KALIDA - The Continental Vs Kalida baseball game on Monday night was no ordinary game. Many of the spectators wore matching shirts. A special board gave recognition to ‘Inductees and Legendary people.
It was all part of Phaals Foundation started to bring awareness and support for individuals with Lou Gehrig’s (ALS) Disease. The founder, Jeff Swick, said this game is part of what his making his vision come true.
The dream began over a year ago on April 5, 2012, when teams from Leipsic and Fort Jennings played their first “Playing Hardball Against ALS” game in honor of Dan “Orson’ Mangas, Leipsic, and Gene “Yogi’ Von Lehmden, Fort Jennings. Both men were battling ALS. Swick, a former baseball coach, was close to both men.
The event was a huge success raising $7,802 for the ALS Association. This is when Swick knew his mission and passion. He wanted to do more for those fighting Lou Gehrig. Eventually Swick’s goal is to be in every Major League, Minor League, College and High School facility that promotes ALS awareness and supporters families fighting Lou Gehrigs Disease.
On Monday night the families of Carl Webken and Helen Unverferth, took part in the induction of two former Putnam County residents as Legends in the ALS Hall of Fame.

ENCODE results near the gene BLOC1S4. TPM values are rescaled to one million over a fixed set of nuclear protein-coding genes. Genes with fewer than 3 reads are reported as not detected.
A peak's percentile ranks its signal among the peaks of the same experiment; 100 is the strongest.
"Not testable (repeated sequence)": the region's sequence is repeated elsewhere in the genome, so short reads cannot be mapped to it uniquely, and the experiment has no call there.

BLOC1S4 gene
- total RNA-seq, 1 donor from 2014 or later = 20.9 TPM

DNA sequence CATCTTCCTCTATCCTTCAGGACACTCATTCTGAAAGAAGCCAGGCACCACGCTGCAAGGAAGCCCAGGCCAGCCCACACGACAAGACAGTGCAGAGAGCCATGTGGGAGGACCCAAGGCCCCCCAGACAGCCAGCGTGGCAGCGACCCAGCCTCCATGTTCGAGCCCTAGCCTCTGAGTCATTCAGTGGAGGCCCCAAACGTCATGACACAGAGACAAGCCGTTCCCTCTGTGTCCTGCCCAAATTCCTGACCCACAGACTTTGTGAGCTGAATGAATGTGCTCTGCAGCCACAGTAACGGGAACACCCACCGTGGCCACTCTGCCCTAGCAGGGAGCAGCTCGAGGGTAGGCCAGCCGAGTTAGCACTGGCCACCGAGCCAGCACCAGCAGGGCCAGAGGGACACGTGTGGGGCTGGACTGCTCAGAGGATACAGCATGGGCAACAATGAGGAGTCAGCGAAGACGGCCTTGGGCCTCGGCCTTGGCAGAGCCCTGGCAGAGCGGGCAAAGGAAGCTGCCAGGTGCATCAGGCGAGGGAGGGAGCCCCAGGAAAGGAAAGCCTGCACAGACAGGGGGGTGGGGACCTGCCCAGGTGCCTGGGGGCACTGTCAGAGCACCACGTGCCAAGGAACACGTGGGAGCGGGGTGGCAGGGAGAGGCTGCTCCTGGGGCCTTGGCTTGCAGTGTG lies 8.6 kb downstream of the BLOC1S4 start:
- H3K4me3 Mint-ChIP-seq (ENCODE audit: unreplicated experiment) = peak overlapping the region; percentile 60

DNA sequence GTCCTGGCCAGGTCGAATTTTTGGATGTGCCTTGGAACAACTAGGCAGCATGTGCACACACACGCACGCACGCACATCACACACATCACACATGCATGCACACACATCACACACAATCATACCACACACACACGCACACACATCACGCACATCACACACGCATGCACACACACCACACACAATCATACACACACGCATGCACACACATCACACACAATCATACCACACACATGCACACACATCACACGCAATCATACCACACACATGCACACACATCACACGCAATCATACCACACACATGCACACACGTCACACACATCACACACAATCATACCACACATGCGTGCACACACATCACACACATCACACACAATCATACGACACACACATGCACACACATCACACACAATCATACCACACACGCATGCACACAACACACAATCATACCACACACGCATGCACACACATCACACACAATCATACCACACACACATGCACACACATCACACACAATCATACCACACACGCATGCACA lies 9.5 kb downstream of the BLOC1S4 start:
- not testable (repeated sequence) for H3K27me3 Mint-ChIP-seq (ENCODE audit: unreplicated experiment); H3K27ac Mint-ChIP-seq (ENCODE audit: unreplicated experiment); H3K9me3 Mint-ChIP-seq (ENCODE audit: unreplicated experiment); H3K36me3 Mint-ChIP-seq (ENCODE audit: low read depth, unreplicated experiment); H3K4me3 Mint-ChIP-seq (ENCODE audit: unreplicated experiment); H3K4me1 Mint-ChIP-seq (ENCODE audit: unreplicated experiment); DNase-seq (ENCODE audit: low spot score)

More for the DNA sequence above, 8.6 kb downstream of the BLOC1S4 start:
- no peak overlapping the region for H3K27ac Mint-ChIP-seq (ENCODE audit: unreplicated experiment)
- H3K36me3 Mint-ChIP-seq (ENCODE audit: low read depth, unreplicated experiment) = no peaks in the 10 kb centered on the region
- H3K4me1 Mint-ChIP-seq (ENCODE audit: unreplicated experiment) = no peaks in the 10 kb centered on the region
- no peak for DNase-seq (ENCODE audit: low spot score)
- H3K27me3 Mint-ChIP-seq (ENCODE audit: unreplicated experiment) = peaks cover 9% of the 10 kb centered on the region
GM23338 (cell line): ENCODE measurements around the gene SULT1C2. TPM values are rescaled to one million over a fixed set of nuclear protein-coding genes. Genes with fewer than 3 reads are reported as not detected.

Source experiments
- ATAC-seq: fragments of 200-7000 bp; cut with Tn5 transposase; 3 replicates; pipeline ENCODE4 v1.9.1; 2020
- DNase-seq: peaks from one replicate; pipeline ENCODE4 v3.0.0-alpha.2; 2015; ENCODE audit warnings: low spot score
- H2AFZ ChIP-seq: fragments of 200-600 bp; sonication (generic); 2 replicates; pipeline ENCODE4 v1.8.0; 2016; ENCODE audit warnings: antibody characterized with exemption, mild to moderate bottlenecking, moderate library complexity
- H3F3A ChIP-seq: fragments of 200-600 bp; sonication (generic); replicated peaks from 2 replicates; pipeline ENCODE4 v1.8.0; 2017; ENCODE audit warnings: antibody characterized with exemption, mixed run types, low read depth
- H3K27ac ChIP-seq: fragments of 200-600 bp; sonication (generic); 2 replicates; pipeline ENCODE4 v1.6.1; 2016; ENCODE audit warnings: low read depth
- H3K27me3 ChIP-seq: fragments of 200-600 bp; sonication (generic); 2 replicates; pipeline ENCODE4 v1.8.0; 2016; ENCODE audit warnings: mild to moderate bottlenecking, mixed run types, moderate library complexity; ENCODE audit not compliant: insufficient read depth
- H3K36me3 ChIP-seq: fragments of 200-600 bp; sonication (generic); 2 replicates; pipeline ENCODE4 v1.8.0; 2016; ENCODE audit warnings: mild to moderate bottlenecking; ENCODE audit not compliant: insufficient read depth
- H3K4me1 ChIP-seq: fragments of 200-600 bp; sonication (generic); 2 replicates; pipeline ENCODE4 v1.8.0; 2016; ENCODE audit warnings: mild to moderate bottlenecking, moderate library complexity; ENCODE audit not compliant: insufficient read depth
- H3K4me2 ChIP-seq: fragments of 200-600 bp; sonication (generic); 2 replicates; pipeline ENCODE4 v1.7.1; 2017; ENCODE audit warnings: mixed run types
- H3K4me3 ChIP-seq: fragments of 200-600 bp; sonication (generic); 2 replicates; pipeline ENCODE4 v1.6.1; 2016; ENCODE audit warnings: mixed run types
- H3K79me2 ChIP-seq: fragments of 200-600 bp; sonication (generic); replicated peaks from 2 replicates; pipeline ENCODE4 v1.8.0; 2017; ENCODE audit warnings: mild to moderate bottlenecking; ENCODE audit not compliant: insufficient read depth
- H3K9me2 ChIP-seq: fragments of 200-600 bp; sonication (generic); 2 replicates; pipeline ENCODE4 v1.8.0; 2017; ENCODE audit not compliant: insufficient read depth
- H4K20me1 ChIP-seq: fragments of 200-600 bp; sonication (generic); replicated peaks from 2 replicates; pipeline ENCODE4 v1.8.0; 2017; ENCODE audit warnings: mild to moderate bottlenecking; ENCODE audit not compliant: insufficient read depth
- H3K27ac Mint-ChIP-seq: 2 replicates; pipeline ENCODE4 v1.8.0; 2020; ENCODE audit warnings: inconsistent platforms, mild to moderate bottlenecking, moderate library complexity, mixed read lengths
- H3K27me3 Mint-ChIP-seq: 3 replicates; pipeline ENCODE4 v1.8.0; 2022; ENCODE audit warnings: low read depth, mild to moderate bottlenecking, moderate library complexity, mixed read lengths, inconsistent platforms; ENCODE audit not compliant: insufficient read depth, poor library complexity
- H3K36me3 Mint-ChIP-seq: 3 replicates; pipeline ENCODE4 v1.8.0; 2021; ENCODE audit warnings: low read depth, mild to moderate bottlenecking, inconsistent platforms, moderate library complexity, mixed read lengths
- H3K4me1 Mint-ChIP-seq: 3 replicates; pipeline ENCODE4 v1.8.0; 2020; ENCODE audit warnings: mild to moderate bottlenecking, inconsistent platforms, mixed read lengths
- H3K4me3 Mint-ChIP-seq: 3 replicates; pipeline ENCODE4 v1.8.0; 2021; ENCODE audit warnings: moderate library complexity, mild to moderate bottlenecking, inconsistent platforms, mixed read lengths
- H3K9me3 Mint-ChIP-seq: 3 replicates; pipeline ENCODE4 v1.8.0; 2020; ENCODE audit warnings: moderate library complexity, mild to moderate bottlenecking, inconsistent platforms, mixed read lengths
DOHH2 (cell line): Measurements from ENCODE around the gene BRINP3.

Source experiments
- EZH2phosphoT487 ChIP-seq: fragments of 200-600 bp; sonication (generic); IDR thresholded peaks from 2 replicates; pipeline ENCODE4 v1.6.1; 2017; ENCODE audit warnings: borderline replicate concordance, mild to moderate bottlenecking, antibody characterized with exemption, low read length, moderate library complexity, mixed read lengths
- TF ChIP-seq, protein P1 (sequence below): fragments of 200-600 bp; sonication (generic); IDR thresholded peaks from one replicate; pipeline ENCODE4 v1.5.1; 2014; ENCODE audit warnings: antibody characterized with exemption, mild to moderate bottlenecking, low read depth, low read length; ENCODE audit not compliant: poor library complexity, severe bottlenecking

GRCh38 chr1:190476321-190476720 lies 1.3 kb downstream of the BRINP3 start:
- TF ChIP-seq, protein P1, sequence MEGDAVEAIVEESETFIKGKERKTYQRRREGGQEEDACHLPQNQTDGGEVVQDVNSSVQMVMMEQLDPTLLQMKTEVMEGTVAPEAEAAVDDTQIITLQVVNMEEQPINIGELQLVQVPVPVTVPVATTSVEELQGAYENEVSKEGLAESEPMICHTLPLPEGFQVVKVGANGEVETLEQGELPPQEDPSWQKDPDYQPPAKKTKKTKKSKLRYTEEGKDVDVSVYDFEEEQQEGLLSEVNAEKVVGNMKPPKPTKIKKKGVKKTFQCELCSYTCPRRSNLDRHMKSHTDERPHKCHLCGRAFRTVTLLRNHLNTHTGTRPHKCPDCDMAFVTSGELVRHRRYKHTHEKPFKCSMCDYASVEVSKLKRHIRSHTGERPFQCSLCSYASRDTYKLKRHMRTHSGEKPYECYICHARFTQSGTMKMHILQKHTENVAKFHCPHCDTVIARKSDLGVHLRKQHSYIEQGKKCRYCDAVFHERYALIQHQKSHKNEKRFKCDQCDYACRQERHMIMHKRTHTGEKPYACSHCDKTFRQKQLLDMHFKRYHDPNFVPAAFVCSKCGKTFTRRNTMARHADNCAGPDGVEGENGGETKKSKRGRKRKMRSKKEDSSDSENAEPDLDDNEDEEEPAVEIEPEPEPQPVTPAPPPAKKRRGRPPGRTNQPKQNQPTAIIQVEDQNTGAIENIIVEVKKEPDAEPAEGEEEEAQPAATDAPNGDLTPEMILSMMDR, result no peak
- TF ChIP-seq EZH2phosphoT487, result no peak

“Those who have passed are inducted into the Hall of Fame as Legends,” Swick explained. These families, like all those who have inducted into the Hall of Fame, receive special interest and support for physical, mental and emotional hardships while battling ALS.
Both families were presented a plaque.
“I’m really grateful for this program,” said Stephanie Hanneman. Helen Unverferth was her grandmother. Rhonda Osterhage, a daughter of Unverferth, said receiving the plaque on Monday night was overwhelming and very emotional.
“We didn’t know much about Lou Gehrig’s when mom was diagnosed,” Osterhage said. “This type of program is wonderful for the families.” She described her mother as a “fearless leader.”
“It’s a wonderful program,” said Lois Kahle, Pandora, whose husband Tim has Lou Genrig’s disease.
Swick said Monday’s game was the second of an eight-day schedule of games playing ‘Hardball Against ALS.”
He said the Phaals Foundation has three major goals. One is to provide support for the ALS individual and their families. Another is to provide scholarships for families to make a Hall of Fame member’s dream come true.
“We also see ourselves as brother of the ALS foundation,” Swick said. “We provide financial support for them to continue in their research to find a cure for this disease.”
Funds are raised at the ball games by the sell of shirts, raffle, tickets and refreshments.
ALS is a progressive disease that robss the body of its ability to walk, speak, swallow and eventually breathe. The disease damages motor neurons in the brain and spinal cord. Over time Lou Lou Gehrig’s Disease causes those motor neurons in the brain and spinal cord to shrink and disappear, so that the muscles no longer receive signals to move.
1 in 50,000 people are are diagnosed with ALS
Over 5,600 people are diagnosed every year with ALS
There is no known cause and no known cure for ALS.
Playing 'hardball against ALS'